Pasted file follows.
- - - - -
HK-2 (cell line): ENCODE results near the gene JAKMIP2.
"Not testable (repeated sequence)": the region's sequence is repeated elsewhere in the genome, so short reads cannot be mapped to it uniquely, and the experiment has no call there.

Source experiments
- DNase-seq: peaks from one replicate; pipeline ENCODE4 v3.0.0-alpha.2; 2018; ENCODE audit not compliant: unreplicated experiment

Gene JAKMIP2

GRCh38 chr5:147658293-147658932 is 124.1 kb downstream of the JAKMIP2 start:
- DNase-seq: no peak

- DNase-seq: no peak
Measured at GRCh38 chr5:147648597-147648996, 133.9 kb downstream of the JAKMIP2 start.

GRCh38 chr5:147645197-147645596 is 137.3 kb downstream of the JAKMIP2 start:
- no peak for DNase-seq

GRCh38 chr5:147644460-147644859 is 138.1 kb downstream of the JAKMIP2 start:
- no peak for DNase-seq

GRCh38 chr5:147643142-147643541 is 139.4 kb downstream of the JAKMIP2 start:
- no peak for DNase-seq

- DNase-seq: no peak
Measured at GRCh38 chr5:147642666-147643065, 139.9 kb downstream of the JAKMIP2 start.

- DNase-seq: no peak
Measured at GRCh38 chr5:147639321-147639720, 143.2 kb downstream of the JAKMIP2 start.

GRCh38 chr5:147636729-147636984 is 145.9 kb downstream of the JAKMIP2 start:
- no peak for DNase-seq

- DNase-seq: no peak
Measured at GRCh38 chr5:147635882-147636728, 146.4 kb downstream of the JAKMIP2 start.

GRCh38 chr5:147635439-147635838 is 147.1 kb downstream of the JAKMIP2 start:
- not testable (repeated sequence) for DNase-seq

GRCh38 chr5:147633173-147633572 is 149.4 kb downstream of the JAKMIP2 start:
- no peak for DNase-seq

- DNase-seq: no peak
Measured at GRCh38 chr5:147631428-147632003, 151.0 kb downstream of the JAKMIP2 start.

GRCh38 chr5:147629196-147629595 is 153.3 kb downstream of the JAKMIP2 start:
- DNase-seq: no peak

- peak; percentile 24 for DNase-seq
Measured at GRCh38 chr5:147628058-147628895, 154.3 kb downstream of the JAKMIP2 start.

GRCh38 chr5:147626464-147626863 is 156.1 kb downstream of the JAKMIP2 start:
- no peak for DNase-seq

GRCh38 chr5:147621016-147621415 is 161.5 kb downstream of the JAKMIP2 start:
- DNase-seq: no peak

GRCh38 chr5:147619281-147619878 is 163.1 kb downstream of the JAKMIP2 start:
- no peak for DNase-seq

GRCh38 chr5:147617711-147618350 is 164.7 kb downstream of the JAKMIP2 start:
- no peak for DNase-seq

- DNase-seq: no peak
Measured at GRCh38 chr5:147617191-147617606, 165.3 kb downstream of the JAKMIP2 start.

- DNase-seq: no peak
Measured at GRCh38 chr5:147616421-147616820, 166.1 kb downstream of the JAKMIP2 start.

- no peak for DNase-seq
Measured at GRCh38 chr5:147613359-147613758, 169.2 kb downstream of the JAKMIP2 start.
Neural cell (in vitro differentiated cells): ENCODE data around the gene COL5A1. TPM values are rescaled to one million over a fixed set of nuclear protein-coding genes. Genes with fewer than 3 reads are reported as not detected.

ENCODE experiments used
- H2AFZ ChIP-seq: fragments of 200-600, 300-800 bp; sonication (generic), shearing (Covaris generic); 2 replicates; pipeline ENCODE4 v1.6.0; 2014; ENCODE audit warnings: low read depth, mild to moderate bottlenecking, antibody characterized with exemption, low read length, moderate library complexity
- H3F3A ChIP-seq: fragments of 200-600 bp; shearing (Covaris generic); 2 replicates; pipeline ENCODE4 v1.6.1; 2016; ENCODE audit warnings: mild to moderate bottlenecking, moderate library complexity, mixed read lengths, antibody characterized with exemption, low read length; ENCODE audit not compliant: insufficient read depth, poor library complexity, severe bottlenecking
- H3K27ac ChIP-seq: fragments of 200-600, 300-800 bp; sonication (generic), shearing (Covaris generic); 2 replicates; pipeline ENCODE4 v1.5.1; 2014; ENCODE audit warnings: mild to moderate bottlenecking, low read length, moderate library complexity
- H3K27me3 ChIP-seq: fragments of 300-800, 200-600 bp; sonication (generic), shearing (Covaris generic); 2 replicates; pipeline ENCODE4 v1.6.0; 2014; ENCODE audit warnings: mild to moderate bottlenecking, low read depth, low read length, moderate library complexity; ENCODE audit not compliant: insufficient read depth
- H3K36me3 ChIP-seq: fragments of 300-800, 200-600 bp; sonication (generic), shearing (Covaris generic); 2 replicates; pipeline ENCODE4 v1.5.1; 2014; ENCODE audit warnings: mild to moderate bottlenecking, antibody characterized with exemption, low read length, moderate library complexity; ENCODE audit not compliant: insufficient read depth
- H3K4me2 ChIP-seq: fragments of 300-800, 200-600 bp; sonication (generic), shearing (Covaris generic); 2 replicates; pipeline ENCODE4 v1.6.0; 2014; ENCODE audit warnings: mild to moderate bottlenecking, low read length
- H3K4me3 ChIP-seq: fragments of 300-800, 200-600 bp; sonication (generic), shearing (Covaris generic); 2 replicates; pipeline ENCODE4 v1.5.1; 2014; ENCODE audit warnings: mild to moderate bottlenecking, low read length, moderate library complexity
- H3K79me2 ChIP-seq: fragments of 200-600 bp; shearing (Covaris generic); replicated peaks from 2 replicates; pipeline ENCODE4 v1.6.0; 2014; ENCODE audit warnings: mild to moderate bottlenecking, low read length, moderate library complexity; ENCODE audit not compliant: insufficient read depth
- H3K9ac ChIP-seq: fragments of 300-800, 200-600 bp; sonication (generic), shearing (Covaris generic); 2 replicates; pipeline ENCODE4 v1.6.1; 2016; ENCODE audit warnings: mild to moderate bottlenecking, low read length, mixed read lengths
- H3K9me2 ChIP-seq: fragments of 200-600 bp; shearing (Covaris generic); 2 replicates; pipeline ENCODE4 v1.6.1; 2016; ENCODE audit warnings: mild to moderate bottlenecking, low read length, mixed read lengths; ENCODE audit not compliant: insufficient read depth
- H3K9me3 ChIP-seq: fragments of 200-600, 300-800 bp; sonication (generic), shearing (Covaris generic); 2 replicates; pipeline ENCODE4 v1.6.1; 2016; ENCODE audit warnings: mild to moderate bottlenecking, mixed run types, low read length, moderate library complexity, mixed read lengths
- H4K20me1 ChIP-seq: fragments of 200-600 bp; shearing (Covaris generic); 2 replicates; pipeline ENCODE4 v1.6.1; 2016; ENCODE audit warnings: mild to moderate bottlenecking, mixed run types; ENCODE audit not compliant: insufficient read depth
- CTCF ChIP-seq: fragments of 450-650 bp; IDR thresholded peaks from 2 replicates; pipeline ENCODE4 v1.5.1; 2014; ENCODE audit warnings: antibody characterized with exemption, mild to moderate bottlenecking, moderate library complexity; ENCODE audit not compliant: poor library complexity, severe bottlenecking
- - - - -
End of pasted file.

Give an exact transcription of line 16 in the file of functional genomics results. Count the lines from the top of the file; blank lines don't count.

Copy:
- DNase-seq: no peak